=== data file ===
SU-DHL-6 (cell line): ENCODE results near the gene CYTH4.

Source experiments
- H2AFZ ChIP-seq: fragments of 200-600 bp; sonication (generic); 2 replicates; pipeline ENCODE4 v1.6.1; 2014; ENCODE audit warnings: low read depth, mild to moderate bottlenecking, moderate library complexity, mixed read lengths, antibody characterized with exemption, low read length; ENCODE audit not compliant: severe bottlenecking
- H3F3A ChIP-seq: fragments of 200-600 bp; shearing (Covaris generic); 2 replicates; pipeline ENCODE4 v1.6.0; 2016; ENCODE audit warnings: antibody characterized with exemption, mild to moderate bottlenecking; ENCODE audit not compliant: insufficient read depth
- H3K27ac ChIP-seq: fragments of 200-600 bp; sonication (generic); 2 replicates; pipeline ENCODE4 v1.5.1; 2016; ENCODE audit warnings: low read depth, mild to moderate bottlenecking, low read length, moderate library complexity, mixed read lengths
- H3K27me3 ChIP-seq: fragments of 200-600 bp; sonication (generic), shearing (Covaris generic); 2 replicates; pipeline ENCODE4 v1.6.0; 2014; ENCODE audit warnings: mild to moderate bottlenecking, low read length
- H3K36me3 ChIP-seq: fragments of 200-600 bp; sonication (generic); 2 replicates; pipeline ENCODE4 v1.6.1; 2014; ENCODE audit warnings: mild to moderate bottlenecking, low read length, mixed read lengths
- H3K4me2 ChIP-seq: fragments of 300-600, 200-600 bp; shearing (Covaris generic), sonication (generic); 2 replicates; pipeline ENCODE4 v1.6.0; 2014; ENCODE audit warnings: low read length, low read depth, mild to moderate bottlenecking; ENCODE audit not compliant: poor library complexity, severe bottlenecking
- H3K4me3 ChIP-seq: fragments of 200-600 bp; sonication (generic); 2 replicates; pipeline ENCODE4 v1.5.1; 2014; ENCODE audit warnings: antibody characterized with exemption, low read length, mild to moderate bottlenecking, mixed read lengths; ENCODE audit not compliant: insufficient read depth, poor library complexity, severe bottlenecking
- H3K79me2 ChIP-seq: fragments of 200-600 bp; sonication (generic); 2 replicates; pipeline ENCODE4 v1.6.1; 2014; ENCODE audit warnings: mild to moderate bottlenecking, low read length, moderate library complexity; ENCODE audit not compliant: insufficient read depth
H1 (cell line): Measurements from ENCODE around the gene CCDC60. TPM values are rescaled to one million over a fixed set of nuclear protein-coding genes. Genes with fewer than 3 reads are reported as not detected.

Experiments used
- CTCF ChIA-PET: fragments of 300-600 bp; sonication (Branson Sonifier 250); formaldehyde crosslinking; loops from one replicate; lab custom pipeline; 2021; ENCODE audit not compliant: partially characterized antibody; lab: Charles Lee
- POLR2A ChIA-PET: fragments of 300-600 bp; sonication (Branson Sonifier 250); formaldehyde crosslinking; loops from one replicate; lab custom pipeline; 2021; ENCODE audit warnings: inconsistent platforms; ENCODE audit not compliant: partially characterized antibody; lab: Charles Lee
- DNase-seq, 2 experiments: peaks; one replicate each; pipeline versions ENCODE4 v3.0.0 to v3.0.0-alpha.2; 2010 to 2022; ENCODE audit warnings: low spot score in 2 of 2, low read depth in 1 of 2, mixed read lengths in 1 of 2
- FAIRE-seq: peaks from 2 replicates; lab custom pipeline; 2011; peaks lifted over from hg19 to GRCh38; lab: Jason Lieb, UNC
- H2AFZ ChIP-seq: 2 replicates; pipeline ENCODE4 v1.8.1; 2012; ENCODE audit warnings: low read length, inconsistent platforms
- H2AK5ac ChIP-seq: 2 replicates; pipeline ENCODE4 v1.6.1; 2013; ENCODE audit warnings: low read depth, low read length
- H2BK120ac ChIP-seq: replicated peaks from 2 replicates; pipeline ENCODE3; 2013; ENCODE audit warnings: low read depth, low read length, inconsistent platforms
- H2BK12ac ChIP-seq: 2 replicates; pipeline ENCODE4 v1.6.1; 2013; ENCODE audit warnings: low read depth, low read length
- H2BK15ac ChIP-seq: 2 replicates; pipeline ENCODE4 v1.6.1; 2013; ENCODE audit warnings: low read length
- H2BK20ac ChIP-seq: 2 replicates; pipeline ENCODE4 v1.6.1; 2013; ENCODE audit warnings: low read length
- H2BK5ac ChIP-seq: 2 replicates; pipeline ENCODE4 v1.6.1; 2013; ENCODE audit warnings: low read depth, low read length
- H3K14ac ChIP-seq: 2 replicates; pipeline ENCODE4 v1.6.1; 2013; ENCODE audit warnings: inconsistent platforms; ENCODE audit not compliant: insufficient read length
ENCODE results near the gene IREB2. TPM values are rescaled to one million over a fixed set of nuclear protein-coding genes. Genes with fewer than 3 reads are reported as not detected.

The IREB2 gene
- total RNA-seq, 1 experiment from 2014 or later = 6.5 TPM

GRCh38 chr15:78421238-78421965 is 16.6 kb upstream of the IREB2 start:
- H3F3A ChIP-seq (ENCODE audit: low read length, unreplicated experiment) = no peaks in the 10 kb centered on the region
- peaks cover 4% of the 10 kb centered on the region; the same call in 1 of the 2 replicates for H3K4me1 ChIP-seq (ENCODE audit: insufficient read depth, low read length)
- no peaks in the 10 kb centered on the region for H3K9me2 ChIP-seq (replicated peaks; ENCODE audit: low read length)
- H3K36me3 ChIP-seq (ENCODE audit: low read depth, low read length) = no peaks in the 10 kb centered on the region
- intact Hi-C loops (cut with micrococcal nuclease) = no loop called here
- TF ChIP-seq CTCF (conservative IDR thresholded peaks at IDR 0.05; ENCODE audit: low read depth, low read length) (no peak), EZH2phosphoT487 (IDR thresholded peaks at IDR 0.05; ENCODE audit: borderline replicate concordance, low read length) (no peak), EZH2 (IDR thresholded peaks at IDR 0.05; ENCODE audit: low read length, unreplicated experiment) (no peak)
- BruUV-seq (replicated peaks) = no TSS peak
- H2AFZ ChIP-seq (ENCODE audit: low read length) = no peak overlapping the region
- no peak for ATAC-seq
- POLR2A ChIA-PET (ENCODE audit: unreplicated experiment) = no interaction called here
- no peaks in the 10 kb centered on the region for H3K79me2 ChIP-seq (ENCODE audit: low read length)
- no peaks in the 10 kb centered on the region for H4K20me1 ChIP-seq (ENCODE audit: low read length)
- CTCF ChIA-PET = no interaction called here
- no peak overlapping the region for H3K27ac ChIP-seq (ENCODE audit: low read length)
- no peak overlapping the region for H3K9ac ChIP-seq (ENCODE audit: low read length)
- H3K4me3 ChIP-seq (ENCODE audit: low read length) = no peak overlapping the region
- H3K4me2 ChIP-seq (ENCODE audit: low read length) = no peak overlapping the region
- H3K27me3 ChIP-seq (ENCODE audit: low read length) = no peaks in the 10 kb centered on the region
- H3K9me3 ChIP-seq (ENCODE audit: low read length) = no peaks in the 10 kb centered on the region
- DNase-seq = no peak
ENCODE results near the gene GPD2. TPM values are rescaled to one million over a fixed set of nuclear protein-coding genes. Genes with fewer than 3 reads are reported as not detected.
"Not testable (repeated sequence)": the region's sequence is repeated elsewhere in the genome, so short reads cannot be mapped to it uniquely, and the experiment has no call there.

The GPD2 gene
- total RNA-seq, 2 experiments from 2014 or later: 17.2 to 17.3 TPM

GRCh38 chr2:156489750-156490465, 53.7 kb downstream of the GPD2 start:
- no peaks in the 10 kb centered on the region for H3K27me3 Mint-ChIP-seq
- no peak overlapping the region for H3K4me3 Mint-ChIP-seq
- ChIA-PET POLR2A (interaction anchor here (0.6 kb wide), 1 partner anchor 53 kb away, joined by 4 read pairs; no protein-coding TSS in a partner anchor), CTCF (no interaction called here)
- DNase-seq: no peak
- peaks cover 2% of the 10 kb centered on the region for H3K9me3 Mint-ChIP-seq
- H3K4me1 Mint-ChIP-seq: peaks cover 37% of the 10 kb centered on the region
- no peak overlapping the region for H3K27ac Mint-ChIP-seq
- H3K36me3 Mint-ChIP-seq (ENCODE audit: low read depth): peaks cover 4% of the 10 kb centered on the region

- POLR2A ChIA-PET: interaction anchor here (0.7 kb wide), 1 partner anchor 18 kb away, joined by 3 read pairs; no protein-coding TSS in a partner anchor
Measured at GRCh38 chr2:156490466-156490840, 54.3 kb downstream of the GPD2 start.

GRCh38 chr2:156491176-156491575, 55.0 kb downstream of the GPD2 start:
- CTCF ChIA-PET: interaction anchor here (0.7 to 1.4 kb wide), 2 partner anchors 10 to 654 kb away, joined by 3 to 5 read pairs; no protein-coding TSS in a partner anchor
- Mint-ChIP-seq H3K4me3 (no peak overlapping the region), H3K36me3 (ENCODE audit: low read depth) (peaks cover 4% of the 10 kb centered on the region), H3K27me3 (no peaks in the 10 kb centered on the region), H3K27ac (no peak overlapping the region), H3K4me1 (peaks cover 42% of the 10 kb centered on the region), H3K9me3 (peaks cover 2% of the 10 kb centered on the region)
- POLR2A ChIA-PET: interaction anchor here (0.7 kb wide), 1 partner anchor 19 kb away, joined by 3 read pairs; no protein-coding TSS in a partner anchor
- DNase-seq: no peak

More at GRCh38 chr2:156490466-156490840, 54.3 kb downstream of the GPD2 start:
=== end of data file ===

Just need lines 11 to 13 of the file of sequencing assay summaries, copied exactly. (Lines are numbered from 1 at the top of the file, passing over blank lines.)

H1 (cell line): Measurements from ENCODE around the gene CCDC60. TPM values are rescaled to one million over a fixed set of nuclear protein-coding genes. Genes with fewer than 3 reads are reported as not detected.

Experiments used
- CTCF ChIA-PET: fragments of 300-600 bp; sonication (Branson Sonifier 250); formaldehyde crosslinking; loops from one replicate; lab custom pipeline; 2021; ENCODE audit not compliant: partially characterized antibody; lab: Charles Lee